We all know Dorothea Lange‘s Migrant Mother, a photograph known for its quintessential nudge to contemporary hearts to remind us of that bottoming out in our nation’s history. How many Black mothers were there at that time, and how many of their stories have not traveled unto now?
Certainly, the evocative image of children curled unto a mother’s hardworking breasts deserve no critique. Yet, the tenements of Harlem and the flats of Bronzeville and the underground hovels of the South have no internationally-recognized images to mark the force of this event on their lives. Is it taken for granted that we have always been and may always be in a Depression? Or, were we just not counted as there? Are we counted now?
I found some interesting shots of Black women done by Eudora Welty, online at Corbis.com. Why were they nice surprises to me? I would like to see more crossover discussion of modern creative abolition, perhaps better said as efforts by white people or those of other races to assist Black women in telling our suppressed stories.
In these times, I found some pictures of us looking certifiably glamourous, raw, and fly. The puzzle of visual placement of African-American female images, from the countrified to the well-to-do to the sexual, have seemingly remained unsolved. Must we be downtrodden, barge-toting and potato-sack wearing unfortunates in order to be appreciated, or must we be creamy displays of uber-sexual excess, to melt into most cerebral pots? The consideration of our Migrant Mothers alongside our more societally-accepted beauties has a gradient of approval, examination and interpretation that either cuts most of us out or can’t fit all of us in. We have such a beautiful wide range. I hope to show it here.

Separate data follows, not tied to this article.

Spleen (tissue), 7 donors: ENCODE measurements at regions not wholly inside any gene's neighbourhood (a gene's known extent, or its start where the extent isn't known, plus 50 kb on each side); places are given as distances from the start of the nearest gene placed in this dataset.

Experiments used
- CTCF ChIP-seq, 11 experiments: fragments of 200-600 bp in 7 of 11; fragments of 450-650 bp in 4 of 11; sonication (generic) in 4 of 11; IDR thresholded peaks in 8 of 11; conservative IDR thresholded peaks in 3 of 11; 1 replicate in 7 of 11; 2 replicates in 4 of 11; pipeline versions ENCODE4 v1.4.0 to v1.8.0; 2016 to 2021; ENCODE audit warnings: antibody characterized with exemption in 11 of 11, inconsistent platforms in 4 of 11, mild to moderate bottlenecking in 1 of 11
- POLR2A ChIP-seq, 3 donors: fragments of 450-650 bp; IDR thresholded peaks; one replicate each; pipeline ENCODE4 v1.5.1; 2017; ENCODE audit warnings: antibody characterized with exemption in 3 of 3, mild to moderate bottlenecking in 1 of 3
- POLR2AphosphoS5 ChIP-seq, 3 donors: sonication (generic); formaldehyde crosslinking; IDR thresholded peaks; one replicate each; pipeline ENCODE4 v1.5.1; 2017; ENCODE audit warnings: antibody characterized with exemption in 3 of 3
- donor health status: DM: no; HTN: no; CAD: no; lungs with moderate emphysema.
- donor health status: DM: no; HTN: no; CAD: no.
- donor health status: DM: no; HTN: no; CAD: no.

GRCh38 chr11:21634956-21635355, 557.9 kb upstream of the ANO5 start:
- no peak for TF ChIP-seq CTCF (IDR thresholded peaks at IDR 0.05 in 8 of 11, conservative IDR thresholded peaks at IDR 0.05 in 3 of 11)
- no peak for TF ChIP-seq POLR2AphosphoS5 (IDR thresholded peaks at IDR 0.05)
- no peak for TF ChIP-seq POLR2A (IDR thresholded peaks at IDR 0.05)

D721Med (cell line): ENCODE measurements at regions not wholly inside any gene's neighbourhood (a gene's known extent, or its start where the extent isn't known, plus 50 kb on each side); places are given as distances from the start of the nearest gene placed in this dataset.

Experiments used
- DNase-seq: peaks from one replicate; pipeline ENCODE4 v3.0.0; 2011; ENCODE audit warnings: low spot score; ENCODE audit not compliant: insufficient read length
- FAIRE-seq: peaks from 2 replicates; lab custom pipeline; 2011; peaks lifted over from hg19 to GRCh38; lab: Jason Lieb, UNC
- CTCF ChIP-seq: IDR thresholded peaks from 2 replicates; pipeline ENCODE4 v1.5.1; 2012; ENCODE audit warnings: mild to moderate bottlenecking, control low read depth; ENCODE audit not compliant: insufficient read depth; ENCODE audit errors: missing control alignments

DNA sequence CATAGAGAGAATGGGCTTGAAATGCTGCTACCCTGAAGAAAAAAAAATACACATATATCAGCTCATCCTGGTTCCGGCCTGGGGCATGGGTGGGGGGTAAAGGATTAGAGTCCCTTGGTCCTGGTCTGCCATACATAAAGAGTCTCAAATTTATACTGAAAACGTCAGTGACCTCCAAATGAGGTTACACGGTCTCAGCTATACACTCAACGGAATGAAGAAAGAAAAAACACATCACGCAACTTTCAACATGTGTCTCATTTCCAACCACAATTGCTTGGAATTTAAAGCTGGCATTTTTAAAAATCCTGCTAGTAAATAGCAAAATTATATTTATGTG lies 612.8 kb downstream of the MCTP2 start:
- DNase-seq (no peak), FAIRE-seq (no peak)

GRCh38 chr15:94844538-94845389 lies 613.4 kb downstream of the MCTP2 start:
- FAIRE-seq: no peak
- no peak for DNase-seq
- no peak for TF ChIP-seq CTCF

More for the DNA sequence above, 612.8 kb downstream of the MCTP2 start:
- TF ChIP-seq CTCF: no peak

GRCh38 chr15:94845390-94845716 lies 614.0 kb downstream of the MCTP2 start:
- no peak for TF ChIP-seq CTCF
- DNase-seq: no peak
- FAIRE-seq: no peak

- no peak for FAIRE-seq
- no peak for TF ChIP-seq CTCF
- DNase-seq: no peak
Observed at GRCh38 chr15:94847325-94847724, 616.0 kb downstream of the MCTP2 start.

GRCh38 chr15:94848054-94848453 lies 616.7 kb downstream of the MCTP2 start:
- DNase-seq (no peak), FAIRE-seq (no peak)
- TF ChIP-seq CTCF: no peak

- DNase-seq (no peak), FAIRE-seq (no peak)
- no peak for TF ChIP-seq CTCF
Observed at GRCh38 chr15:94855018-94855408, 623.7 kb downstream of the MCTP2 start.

Looking at us in the spectrum and predicaments of glory we are capable of, I at least proclaim Black women may have been the greatest things to come from the camera’s invention–whether to document the historical genocides and modern chaos of our nations (still), or to exhibit the flowering of ingenues from what was then and still sought for extermination. And we are still here…